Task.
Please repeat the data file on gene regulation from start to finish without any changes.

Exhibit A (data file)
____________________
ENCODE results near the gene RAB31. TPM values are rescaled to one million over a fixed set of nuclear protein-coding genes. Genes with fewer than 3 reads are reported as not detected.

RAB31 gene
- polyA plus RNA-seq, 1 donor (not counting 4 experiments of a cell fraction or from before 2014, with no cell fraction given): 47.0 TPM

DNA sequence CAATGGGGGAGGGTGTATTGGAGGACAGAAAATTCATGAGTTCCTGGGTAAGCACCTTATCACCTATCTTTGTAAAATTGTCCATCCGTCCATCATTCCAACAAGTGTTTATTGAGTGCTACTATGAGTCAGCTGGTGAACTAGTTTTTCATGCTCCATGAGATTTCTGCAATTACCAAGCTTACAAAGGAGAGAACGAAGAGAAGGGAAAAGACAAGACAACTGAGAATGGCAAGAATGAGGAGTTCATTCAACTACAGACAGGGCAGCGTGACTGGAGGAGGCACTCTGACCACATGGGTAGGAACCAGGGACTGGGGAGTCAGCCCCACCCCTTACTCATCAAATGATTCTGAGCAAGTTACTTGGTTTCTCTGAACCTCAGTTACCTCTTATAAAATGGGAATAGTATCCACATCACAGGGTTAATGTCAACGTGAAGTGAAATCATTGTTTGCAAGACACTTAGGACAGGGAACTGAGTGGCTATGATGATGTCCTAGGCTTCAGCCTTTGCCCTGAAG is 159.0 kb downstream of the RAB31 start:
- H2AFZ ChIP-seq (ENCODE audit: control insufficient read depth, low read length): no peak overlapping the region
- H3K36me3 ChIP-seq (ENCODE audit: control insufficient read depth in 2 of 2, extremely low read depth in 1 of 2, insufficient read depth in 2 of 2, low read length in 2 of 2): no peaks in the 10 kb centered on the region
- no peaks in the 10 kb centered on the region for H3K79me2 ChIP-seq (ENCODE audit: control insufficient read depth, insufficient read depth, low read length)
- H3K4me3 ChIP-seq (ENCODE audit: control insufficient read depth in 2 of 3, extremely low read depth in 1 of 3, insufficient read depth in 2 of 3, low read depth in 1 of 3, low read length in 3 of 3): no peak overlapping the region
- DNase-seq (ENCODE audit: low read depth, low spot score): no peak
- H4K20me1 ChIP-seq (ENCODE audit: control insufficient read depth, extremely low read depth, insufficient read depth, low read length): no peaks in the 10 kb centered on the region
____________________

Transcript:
ENCODE results near the gene RAB31. TPM values are rescaled to one million over a fixed set of nuclear protein-coding genes. Genes with fewer than 3 reads are reported as not detected.

RAB31 gene
- polyA plus RNA-seq, 1 donor (not counting 4 experiments of a cell fraction or from before 2014, with no cell fraction given): 47.0 TPM

DNA sequence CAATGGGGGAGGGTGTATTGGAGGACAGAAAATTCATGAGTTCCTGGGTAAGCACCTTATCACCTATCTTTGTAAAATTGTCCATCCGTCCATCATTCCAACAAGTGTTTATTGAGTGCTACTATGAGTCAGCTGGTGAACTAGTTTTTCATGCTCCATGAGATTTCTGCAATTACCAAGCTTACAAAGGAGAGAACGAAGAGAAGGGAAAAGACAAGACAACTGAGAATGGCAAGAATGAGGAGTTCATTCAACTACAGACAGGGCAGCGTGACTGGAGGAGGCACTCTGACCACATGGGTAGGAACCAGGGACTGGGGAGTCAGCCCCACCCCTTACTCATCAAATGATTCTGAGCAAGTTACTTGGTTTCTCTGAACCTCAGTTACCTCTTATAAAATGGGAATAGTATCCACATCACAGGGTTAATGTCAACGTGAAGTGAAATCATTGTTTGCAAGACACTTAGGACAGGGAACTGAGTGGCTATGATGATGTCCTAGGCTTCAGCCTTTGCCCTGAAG is 159.0 kb downstream of the RAB31 start:
- H2AFZ ChIP-seq (ENCODE audit: control insufficient read depth, low read length): no peak overlapping the region
- H3K36me3 ChIP-seq (ENCODE audit: control insufficient read depth in 2 of 2, extremely low read depth in 1 of 2, insufficient read depth in 2 of 2, low read length in 2 of 2): no peaks in the 10 kb centered on the region
- no peaks in the 10 kb centered on the region for H3K79me2 ChIP-seq (ENCODE audit: control insufficient read depth, insufficient read depth, low read length)
- H3K4me3 ChIP-seq (ENCODE audit: control insufficient read depth in 2 of 3, extremely low read depth in 1 of 3, insufficient read depth in 2 of 3, low read depth in 1 of 3, low read length in 3 of 3): no peak overlapping the region
- DNase-seq (ENCODE audit: low read depth, low spot score): no peak
- H4K20me1 ChIP-seq (ENCODE audit: control insufficient read depth, extremely low read depth, insufficient read depth, low read length): no peaks in the 10 kb centered on the region